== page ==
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Comparative Study
, 32 (6), 1032-9

A Paradox: After Stroke, the Non-Lesioned Lower Limb Motor Cortex May Be Maladaptive

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Comparative Study

A Paradox: After Stroke, the Non-Lesioned Lower Limb Motor Cortex May Be Maladaptive

Sangeetha Madhavan et al. Eur J Neurosci.

Abstract

What are the neuroplastic mechanisms that allow some stroke patients to regain high-quality control of their paretic leg, when others do not? One theory implicates ipsilateral corticospinal pathways projecting from the non-lesioned hemisphere. We devised a new transcranial magnetic stimulation protocol to identify ipsilateral corticospinal tract conductivity from the non-lesioned hemisphere to the paretic limb in chronic stroke patients. We also assessed corticospinal tract degeneration by diffusion tensor imaging, and used an ankle tracking task to assess lower limb motor control. We found greater tracking error during antiphase bilateral ankle movement for patients with strong conductivity from the non-lesioned hemisphere to the paretic ankle than for those with weak or no conductivity. These findings suggest that, instead of assisting motor control, contributions to lower limb motor control from the non-lesioned hemisphere of some stroke survivors may be maladaptive.

Figures

Figure-1
Figure-1
Schematic showing examples for the presence and absence of ipsilateral conductivity as determined from our TMS protocol. Panels a and b show recruitment curves when the TMS coil is positioned contralateral (blue) and ipsilateral (red) to the paretic muscle. Ipsilateral conductivity is assumed when the slope of the ipsilateral recruitment curve is steeper than the contralateral slope, thereby generating a negative value for the index of cortical excitability (ICE).
Figure-2
Figure-2
Representative examples from patients VI (top) and VII (bottom). a. Coronal view of diffusion tensors. White matter direction is illustrated with anterior-posterior fibers in green, lateral fibers in red, and superior-inferior fibers in blue (e.g., the corticospinal tracts). Cross hairs are positioned to denote the degeneration of white matter in the posterior limb of internal capsule. Patient VI had a FA asymmetry of 0.17 and patient VII had a FA asymmetry of 0.05. b. Recruitment curves from the paretic TA with the coil positioned contralateral (blue) and ipsilateral (red) to the muscle. The ICE values for patients VI and VII were 0.27 and −0.42 respectively. Note that the slope of the ipsilateral recruitment curve is higher than the contralateral curve on patient VII. c. Non-paretic leg tracking during antiphase pattern. The black line is the target and the blue line is the response. The movement of the paretic ankle is shown in red. Note the degradation in coordination for patient VII.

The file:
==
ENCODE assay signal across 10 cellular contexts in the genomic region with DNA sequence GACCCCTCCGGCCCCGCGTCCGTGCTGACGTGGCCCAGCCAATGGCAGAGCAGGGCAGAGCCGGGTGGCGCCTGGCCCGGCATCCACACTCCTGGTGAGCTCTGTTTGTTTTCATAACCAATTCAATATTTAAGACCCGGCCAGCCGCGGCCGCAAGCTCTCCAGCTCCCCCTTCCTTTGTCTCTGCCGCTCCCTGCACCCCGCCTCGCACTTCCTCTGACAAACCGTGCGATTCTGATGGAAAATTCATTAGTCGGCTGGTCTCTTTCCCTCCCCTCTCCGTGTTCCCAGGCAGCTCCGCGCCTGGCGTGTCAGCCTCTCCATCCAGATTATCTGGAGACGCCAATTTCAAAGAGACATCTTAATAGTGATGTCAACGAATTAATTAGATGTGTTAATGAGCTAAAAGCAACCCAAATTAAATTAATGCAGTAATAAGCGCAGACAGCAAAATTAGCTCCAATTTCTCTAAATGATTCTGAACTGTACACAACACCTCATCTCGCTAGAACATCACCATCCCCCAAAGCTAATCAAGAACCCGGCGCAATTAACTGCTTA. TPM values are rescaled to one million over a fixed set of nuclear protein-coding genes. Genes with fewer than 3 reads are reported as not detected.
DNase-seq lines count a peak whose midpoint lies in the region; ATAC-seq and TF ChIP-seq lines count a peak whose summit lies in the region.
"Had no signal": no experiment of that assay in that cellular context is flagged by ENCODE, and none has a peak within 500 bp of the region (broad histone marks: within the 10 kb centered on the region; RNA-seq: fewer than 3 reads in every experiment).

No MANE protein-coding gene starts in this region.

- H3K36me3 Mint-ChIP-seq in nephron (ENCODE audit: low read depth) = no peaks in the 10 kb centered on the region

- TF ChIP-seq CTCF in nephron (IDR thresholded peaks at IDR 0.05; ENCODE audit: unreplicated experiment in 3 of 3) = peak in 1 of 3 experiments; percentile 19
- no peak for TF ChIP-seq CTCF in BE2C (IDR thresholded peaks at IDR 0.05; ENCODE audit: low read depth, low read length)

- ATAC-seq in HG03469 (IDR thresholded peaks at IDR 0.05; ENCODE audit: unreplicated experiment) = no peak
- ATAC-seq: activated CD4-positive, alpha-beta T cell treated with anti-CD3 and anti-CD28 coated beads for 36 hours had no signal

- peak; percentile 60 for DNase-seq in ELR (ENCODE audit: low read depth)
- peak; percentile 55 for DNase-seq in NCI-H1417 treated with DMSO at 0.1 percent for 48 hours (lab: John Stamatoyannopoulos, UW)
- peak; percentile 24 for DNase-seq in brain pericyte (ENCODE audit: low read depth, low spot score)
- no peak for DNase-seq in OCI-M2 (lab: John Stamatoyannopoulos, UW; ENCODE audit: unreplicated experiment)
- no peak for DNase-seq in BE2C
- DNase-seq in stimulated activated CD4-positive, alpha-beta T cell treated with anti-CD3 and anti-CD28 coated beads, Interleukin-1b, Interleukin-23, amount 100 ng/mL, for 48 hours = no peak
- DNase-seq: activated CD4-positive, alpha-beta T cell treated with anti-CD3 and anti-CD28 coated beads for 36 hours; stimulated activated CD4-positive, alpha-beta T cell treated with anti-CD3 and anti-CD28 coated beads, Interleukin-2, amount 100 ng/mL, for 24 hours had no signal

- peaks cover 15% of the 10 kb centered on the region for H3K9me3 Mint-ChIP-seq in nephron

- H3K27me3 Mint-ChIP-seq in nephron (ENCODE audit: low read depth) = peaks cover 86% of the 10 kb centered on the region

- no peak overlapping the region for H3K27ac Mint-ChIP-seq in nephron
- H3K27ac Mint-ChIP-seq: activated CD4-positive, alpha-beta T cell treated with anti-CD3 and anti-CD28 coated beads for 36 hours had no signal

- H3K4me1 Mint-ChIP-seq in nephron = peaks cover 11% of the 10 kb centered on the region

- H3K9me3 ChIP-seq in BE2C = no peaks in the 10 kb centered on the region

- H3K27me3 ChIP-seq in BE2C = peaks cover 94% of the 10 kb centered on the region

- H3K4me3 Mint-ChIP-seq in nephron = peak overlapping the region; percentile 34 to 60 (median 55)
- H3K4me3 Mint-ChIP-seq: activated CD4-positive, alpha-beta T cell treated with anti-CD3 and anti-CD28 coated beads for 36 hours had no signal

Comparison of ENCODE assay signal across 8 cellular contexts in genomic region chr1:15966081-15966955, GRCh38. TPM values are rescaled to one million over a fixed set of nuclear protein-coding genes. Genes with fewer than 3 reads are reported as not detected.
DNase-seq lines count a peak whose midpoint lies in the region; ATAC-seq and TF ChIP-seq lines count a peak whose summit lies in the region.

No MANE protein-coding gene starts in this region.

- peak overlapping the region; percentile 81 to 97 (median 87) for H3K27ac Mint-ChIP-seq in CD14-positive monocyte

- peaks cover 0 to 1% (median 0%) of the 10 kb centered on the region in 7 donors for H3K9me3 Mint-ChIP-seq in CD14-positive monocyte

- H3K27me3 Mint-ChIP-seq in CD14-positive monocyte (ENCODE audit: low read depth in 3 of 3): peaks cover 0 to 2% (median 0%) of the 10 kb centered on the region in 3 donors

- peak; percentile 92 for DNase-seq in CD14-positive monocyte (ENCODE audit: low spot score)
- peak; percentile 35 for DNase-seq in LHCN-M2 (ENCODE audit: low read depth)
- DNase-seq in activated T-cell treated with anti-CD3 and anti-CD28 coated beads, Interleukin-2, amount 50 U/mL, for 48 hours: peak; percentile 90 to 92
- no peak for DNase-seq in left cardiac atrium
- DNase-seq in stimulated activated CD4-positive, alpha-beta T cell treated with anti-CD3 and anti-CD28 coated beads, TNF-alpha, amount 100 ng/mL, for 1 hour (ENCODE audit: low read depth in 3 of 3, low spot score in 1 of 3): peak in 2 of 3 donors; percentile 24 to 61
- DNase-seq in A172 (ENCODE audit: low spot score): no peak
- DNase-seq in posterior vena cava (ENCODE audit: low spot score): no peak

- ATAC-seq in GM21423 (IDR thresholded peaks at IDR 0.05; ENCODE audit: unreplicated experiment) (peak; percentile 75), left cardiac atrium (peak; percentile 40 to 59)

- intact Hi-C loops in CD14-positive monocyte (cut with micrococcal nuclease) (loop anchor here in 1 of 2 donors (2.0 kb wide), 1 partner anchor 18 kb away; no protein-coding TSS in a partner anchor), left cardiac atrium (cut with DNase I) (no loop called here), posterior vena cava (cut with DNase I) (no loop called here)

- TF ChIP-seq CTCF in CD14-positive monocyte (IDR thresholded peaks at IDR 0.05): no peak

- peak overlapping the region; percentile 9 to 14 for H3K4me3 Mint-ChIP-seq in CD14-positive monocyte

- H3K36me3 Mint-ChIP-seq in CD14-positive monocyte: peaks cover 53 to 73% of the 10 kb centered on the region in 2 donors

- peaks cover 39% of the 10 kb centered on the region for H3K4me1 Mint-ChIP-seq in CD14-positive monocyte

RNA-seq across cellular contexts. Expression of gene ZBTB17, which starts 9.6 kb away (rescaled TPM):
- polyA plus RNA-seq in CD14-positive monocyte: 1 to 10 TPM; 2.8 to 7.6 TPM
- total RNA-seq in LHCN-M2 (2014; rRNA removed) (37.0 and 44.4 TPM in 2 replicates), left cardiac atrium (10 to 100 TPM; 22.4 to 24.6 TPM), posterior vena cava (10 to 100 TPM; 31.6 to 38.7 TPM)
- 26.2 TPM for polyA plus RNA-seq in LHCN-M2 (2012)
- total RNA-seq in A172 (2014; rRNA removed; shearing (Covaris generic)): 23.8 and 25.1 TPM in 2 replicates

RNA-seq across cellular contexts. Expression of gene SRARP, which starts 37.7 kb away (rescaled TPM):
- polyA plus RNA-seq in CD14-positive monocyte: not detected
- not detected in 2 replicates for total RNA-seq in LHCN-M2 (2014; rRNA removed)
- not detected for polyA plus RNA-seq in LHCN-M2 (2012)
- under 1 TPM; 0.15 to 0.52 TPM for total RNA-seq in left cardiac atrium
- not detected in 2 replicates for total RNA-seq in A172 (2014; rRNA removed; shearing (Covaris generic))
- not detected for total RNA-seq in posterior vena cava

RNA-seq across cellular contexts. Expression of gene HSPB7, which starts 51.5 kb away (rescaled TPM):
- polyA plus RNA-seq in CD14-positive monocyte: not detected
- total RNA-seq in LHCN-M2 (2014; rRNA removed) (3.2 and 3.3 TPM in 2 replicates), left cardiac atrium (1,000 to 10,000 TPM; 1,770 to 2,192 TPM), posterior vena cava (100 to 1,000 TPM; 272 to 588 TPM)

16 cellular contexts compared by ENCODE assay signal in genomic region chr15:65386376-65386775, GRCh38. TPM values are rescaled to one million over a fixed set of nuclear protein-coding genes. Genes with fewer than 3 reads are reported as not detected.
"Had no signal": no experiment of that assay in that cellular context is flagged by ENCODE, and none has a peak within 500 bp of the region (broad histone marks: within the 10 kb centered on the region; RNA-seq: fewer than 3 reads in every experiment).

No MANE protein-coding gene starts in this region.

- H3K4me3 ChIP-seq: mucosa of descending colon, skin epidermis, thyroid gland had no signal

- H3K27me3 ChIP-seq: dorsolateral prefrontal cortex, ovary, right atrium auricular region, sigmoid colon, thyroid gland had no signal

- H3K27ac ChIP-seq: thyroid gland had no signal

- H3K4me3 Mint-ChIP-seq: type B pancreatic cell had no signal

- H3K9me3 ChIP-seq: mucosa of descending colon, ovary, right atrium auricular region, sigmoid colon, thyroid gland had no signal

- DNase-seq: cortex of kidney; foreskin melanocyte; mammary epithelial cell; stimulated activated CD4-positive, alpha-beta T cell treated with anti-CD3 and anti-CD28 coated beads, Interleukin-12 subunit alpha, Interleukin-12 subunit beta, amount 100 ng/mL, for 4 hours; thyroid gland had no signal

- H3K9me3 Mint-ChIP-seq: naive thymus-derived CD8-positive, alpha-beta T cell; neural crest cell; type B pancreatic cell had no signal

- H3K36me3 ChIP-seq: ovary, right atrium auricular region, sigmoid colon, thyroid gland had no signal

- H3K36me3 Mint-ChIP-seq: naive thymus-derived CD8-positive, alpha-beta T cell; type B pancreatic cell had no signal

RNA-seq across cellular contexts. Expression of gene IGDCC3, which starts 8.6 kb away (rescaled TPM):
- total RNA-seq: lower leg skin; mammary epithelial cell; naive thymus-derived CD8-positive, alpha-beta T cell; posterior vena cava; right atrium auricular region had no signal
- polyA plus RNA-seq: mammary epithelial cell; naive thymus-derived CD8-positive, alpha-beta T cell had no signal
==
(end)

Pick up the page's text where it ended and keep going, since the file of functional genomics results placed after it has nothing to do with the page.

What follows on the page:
Figure-3
Figure-3
Tracking accuracy during different conditions for stroke patients. The y axis shows the accuracy index (AI) and the x axis shows the three different tasks – UNI, IP, and AP movement patterns. The black bars represent the paretic ankle during tracking and the white bars represent the non-paretic ankle during tracking. Data represent averages (± SEM) of 10 patients. A significant interaction was examined using t-tests (**, p < 0.01).
Figure-4
Figure-4
Index of corticospinal excitability (ICE). The y axis shows ICE values and x axis represents the paretic and non-paretic tibialis anterior (TA) muscle. Positive ICE values represent no ipsilateral conductivity and negative values represent ipsilateral conductivity. Note the absence of ipsilateral conductivity for the non-paretic TA.
Figure-5
Figure-5
Relationship between ICE calculated from paretic limb recruitment curves when the coil was placed over the ipsilateral (non-lesioned) cortex, and the difference in AI between AP and IP calculated from the non-paretic ankle tracking data. The black bar represents the mean of the tracking error difference in patients (n = 4) who had negative values of ICE (evidence of ipsilateral conductivity to the paretic limb), and the white bar represents the mean in patients (n = 5) who had positive values of ICE (no evidence of ipsilateral conductivity to the paretic limb). More negative values represent greater degradation in AI during AP than IP tracking. Error bars represent 1 SEM. **, p < 0.01.

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